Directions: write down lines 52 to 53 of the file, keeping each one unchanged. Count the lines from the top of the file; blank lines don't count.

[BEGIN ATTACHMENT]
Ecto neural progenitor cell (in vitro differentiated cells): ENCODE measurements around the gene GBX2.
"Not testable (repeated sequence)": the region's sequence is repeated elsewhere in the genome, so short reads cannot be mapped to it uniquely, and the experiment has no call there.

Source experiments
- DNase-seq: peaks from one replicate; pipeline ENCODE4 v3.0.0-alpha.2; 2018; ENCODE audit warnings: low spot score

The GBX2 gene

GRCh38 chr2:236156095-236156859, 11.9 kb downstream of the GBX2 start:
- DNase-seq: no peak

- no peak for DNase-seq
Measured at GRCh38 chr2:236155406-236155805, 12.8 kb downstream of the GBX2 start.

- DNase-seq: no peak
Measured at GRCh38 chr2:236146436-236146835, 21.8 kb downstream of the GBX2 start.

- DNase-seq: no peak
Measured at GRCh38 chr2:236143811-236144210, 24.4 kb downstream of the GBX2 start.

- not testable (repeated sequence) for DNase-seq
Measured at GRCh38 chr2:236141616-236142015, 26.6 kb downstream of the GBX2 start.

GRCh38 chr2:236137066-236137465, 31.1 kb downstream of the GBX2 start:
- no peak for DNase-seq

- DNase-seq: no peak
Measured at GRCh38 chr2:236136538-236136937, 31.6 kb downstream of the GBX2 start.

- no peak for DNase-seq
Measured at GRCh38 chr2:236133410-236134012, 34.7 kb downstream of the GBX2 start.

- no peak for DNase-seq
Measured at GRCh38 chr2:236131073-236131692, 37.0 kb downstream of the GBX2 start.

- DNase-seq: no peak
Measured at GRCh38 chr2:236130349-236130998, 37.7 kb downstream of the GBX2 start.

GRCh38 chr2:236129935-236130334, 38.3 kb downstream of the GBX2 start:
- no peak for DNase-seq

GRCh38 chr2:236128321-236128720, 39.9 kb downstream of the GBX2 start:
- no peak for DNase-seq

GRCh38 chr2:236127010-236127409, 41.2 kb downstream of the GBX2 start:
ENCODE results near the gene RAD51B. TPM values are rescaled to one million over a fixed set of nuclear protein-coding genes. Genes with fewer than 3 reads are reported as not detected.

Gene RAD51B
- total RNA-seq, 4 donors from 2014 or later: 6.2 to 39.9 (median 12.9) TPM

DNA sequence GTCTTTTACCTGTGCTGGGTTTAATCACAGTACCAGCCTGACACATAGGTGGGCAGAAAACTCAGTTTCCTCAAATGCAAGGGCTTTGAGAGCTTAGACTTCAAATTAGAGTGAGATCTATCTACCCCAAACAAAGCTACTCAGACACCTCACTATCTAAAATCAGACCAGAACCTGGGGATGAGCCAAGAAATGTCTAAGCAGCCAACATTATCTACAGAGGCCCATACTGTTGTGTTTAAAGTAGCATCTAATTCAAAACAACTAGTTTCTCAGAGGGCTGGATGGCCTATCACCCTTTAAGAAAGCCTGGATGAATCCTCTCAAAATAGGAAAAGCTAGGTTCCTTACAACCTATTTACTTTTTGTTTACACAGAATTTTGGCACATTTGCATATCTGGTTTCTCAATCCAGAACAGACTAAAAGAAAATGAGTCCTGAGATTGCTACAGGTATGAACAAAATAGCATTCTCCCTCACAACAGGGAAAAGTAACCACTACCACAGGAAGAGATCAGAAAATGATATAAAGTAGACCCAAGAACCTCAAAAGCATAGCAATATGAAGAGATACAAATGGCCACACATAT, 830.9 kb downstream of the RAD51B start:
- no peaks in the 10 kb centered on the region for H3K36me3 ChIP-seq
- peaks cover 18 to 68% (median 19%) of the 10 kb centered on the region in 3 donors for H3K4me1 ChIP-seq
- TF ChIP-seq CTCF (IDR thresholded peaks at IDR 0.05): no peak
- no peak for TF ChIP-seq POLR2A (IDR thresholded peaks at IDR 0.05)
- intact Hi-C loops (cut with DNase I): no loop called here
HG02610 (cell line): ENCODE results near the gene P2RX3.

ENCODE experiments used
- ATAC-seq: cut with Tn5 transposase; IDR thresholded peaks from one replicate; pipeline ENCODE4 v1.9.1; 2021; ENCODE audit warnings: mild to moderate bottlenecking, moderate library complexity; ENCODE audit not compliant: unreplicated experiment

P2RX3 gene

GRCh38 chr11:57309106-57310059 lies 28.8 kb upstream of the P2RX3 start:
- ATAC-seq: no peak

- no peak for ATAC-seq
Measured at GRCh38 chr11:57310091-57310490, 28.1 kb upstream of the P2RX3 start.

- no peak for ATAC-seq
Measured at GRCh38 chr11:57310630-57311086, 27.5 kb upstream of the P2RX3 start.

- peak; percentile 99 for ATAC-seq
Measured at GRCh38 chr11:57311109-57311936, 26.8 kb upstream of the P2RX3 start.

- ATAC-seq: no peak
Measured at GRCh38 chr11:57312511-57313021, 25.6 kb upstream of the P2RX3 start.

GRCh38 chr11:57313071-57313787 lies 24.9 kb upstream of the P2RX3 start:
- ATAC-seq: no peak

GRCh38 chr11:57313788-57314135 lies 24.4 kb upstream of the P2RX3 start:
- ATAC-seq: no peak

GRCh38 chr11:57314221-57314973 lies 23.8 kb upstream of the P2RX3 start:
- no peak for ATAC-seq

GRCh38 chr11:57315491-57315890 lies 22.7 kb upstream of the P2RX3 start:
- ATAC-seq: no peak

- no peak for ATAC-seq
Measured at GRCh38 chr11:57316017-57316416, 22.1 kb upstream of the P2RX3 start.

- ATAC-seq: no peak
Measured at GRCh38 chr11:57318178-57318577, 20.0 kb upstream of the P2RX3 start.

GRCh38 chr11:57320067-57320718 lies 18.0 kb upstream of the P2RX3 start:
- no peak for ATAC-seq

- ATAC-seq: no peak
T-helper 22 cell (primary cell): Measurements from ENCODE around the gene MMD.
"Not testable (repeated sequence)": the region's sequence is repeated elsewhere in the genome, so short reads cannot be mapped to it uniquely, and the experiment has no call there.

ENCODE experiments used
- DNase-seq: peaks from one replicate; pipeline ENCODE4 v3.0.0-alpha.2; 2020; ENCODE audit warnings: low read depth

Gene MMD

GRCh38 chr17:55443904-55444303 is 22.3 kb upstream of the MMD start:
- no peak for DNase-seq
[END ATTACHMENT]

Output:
- ATAC-seq: no peak
Measured at GRCh38 chr11:57312511-57313021, 25.6 kb upstream of the P2RX3 start.